“So as (researchers) are starting to look at these nanomaterials, they’re trying to avoid something like asbestos from happening again,” Harris said.
Asbestos victim Serafina Salucci has been living with mesothelioma for nine years. Photo: Elesa Kurtz
Serafina Salucci was just seven when she helped her dad build a garage in their Sydney backyard using the common building material of bonded asbestos sheeting.
But in 2007, at the age of 37, a persistent cough sent her to the doctors where a scan of her lung confirmed the deadly cancer mesothelioma.
Given her lack of exposure to any other form of asbestos, the most likely explanation is a tiny fibre entered her young lung during the backyard renovation, where it lay dormant for 30 years.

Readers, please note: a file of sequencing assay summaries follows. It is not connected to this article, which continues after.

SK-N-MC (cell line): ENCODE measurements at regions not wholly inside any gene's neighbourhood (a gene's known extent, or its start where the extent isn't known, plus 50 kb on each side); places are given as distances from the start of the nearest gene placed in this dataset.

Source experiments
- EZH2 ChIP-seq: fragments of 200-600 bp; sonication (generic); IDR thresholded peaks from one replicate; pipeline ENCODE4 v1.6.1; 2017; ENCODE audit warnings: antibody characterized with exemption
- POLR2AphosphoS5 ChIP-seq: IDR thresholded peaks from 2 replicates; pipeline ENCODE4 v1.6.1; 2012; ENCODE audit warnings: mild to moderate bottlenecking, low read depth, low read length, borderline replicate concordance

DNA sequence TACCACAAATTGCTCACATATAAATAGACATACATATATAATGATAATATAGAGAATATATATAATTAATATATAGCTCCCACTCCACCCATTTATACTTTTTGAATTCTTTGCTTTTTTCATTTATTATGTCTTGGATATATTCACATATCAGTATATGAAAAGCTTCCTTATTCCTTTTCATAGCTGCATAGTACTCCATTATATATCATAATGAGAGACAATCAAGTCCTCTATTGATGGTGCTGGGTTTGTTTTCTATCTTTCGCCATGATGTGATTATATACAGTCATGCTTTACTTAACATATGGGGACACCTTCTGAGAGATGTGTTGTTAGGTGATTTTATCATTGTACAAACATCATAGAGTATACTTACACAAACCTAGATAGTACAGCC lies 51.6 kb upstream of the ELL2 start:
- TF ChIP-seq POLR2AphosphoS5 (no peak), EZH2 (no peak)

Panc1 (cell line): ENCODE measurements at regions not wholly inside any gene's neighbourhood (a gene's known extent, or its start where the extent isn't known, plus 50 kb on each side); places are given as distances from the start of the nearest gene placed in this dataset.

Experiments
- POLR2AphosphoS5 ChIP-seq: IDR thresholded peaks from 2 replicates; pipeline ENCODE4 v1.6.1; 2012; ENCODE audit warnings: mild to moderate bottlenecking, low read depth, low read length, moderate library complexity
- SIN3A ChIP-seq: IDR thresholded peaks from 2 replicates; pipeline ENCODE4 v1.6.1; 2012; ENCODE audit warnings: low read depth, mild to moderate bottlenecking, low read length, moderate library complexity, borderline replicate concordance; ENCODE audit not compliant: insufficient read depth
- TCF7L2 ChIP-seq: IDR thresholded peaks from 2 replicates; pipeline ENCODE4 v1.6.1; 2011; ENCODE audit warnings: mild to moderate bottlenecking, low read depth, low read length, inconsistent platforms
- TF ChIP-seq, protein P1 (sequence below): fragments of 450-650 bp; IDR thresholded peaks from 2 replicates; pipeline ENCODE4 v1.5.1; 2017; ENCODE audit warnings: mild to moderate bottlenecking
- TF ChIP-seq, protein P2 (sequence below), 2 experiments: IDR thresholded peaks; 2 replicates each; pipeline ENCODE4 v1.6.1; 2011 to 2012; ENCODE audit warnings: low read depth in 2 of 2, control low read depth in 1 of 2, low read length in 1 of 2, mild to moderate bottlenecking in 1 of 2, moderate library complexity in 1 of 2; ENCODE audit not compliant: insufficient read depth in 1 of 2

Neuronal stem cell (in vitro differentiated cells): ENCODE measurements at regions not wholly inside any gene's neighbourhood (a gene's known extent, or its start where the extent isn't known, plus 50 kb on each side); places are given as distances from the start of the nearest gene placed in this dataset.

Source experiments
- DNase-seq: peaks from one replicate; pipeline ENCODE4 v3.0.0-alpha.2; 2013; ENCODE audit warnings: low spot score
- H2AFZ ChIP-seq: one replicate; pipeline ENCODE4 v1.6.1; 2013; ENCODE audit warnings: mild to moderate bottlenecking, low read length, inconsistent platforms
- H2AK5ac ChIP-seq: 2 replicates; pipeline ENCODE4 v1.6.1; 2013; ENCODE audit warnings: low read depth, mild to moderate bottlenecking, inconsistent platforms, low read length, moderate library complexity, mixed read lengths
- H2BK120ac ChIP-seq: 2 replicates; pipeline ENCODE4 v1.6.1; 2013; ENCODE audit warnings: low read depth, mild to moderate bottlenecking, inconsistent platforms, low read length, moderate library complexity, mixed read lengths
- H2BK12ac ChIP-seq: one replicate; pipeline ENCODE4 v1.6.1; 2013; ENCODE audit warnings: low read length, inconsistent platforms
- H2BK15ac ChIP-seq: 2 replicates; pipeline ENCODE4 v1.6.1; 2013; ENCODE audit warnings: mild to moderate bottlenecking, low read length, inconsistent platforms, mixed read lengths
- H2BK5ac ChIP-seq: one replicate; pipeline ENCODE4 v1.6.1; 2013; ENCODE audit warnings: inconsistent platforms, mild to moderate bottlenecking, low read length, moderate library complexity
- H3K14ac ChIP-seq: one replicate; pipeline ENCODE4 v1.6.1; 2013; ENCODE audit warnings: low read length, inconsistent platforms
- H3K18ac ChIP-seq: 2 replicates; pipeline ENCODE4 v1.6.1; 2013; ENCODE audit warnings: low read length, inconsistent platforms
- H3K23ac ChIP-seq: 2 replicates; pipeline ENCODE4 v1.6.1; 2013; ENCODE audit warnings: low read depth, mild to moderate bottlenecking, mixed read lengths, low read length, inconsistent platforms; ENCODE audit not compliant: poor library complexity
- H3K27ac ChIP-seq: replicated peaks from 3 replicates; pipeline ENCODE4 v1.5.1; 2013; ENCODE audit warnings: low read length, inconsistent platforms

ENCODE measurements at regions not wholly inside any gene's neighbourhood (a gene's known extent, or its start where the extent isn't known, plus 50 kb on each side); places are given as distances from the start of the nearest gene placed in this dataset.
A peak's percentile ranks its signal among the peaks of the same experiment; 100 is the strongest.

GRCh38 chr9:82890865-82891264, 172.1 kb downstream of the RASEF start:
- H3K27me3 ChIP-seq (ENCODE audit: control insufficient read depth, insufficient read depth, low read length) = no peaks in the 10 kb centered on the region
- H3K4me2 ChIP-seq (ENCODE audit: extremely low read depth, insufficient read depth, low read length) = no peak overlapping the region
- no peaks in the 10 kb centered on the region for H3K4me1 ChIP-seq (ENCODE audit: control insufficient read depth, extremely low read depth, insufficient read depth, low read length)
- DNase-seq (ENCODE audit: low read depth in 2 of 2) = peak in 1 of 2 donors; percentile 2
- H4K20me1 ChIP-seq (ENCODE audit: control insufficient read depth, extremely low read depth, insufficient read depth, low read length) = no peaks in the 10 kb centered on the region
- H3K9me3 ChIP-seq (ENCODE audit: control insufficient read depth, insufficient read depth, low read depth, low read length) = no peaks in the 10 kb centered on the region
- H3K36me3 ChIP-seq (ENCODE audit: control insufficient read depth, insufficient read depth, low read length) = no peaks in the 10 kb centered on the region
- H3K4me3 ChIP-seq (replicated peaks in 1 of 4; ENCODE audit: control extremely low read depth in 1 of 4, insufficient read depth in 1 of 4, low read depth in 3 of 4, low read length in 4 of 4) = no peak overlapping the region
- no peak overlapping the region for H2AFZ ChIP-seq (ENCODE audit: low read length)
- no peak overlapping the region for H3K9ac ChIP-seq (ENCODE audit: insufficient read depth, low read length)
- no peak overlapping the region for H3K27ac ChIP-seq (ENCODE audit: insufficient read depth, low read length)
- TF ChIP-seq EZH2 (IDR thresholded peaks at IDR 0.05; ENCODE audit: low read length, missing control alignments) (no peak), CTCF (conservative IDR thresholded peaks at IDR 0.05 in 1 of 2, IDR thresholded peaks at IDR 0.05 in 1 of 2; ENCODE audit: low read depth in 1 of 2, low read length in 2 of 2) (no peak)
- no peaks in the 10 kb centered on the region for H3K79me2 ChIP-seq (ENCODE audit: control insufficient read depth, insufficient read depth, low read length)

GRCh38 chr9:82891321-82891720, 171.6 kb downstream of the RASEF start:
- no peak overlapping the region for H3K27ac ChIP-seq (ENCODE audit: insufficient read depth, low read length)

But Ms Salucci considers herself one of the lucky ones.
The average time between diagnosis of mesothelioma and death is just two years. She has survived nine. And she has watched her four children – the youngest was three when she was diagnosed – reach milestones she never thought possible.
With one lung removed, too many surgeries to list, and bouts of chemotherapy and radiation therapy behind her, Ms Salucci lives as full a life as she can between her six-monthly scans.
She went to Federal Parliament to plead for funding for the national effort against Australia’s asbestos legacy.
Ms Salucci was joined by asbestos advocates, legal and union representatives from across Australia – all of whom have banded together to call on the Turnbull Government to approve $3 million in funding for the Asbestos Safety and Eradication Agency.